Tell us a little about yourself and your writing.
I’ve always been interested in stories and the fantastic, both as a reader and creator. I wrote lots of tales as a kid and teenager. I also wrote and illustrated a dramatized “magazine” for the fantasy wargames club my mates and I ran in our teens. After that, however, I laboured on and off over the years with one over-ambitious epic manuscript after another until I finally gave up. Then a few years ago I began writing again, only this time I focused on short fiction.
I enjoy writing all sorts of things – fantasy, sci-fi, slipstream/weird fiction, absurdist/surrealistic tales, horror and more. Whatever piques my interest or gives me energy for the moment to be honest.
My short story ideas often coalesce out of disparate elements that are floating about in my head/life at the time of writing. I recall that I’d been reflecting on some current social concerns: immigration, political populism and urban crime. At the same time my son reminded me that I’d promised to watch Leone’s Good the Bad and the Ugly with him. So we sat down one Friday night to see the DVD together and being the lame has-been I am, I fell asleep before the end. He saw it right through of course and loved it. Somewhat miffed with myself for missing the climactic gun fight I looked up a rather brilliant version of Morricone’s Ecstacy of Gold on Youtube. Later, while out walking with the music on my earphones, the pieces of the story began to come together.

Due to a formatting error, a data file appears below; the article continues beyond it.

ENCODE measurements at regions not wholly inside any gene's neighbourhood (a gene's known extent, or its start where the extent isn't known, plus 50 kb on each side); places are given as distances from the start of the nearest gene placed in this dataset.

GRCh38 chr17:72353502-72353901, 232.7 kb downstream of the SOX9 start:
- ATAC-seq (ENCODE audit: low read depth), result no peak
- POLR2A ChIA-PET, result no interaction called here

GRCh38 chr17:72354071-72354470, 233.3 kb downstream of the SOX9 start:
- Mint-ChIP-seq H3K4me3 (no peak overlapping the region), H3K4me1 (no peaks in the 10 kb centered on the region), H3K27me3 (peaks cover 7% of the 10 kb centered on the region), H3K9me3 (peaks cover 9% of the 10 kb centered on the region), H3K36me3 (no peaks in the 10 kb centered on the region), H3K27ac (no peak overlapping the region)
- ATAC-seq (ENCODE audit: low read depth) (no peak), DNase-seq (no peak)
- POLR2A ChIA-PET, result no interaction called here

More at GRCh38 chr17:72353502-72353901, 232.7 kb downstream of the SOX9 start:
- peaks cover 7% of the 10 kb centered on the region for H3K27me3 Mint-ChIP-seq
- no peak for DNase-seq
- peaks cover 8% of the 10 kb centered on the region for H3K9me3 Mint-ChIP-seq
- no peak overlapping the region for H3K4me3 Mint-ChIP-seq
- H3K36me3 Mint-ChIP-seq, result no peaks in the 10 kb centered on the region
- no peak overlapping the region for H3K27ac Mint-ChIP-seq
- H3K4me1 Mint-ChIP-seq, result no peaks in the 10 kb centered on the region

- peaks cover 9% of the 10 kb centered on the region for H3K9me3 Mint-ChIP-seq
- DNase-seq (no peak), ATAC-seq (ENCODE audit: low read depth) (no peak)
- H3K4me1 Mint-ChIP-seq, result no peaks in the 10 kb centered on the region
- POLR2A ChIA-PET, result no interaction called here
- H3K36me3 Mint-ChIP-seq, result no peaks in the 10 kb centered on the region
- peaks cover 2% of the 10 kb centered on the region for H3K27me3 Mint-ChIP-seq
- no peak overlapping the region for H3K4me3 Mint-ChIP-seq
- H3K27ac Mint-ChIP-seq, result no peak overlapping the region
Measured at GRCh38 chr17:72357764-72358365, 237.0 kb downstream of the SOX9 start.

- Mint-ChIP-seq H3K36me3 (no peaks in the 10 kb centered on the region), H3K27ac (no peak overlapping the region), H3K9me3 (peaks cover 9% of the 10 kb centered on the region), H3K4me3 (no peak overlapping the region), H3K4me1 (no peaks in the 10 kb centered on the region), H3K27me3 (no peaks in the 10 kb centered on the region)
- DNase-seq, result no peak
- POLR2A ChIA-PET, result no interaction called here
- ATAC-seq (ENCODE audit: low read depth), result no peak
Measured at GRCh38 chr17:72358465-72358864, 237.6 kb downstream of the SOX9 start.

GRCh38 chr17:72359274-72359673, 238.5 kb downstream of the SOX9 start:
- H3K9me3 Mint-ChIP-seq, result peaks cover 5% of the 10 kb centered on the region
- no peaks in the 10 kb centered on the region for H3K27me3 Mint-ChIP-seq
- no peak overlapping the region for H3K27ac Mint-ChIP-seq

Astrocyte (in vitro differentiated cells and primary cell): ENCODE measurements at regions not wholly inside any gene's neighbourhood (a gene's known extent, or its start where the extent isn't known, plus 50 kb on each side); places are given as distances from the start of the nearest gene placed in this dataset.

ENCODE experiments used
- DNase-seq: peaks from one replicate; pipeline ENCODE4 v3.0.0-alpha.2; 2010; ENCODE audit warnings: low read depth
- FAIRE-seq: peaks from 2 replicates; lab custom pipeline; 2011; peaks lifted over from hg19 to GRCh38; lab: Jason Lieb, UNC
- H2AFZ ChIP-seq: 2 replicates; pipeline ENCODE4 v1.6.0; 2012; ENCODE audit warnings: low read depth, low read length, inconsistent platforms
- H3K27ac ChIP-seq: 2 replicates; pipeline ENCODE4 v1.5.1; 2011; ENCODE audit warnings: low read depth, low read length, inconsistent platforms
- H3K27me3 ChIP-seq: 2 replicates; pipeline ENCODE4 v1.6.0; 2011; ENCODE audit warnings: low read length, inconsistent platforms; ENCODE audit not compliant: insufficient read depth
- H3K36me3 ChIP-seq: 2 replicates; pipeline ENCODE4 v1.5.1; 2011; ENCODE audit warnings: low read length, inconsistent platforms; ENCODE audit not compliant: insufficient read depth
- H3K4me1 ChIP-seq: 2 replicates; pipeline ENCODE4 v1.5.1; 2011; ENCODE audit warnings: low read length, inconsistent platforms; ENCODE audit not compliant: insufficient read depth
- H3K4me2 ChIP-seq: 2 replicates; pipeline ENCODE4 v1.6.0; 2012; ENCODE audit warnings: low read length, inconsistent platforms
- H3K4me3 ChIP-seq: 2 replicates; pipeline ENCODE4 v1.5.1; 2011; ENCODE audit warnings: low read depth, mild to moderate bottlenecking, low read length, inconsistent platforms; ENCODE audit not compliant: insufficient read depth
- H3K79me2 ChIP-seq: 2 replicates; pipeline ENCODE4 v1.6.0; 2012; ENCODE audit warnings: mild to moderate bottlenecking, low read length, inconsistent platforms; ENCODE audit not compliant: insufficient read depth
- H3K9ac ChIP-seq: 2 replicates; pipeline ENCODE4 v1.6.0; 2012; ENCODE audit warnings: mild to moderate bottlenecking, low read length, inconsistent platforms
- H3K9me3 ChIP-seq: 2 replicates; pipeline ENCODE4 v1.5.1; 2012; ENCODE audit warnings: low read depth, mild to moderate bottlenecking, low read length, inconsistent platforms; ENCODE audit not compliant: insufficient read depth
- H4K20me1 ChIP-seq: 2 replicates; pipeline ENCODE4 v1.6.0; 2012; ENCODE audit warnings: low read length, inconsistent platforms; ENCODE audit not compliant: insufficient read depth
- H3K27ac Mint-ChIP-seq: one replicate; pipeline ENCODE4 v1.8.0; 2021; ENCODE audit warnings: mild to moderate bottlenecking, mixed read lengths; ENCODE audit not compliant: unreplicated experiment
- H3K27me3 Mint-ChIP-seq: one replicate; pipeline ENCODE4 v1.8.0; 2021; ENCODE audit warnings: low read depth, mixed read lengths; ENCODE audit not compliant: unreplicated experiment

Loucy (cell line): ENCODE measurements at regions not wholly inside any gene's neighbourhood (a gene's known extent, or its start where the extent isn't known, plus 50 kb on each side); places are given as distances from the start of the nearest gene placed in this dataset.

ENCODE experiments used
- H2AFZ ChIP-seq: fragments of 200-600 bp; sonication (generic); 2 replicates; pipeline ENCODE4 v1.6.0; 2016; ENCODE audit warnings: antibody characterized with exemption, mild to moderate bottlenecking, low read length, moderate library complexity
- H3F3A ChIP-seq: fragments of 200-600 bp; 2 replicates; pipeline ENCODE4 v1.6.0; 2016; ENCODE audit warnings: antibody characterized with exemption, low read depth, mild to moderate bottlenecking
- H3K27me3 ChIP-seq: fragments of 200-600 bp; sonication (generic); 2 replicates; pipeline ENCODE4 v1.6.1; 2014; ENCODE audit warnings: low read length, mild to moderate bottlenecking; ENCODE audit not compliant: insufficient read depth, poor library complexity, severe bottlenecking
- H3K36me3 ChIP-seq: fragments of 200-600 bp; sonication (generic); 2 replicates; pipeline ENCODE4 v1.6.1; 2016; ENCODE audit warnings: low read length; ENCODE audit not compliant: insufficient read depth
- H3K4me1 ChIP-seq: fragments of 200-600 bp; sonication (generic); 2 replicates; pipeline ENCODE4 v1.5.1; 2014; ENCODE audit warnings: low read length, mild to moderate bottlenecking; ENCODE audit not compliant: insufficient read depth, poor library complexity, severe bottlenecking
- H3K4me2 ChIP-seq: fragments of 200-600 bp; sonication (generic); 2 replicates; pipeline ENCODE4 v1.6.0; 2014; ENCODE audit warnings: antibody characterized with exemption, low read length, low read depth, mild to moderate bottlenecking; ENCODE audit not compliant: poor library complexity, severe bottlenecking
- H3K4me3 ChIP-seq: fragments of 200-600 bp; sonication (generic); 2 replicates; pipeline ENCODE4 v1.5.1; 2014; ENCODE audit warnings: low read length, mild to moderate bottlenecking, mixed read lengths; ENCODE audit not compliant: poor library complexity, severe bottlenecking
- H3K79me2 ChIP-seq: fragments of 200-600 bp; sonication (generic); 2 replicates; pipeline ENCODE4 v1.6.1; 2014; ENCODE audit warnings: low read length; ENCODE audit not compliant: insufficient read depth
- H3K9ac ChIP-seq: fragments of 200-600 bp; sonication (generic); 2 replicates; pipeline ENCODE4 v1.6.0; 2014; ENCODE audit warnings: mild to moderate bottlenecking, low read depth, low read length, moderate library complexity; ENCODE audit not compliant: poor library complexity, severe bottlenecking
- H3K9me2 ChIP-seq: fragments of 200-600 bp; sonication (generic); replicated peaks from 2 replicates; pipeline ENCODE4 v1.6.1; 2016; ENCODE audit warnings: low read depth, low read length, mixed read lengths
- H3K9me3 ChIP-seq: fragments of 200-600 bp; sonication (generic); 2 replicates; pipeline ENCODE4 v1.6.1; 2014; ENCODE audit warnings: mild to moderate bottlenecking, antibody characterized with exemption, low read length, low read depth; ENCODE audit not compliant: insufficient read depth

I live in Sweden, so figures from Swedish and Scandinavian folklore are close to hand for me. The appeal of Urban Mythic settings is that they give you a chance to blur the distinctions between mythical and real, while highlighting both through the contrast of gritty realism and the fantastic. This story is one of standing up for yourself or those dear to you, even when fortune has dealt you a bad hand and you know you’ll probably never really be one of the real winners. It’s also about choosing solidarity over divisiveness and the contrasting values that drive our actions.
Who are some of your favourite authors?
I’m an eclectic reader. There are loads of fantasy and sci-fi authors I could list here, including many classics – Frank Herbert, Philip K Dick, Heinlein, Gene Wolfe, Ian Banks, Anne McCaffrey, Ursula Le Guin, Tolkien, Jack Vance, Karl Edward Wagner, David Gemmell, Robert Holdstock and loads more. I have also enjoyed/enjoy reading crime fiction, most recently Peter May and James Oswald, historical novels (especially military history) by the likes of Steven Pressfield and Bernard Cornwell.
Among other more recent authors I enjoy the fast-paced thrillers, SF and fantasy work of Steven Savile; horror by Gary McMahon, Syd Moore and Joseph D’Lacy; slipstream and weird fiction by David Rix, Allen Ashley, Nina Allan, Jet McDonald, Douglas Thompson and Andrew Hook and … I’m going on a bit aren’t I?
What do you think of the current state of the fantasy/sf/horror genre?
It depends how strictly you define the genre, but in general I think it’s pretty healthy. These days Fantasy/SF/Horror are well-established genres and widely accepted as mainstream aspects of world culture. You just have to look at cinematic output to see how many movies come under one or more of these classifications.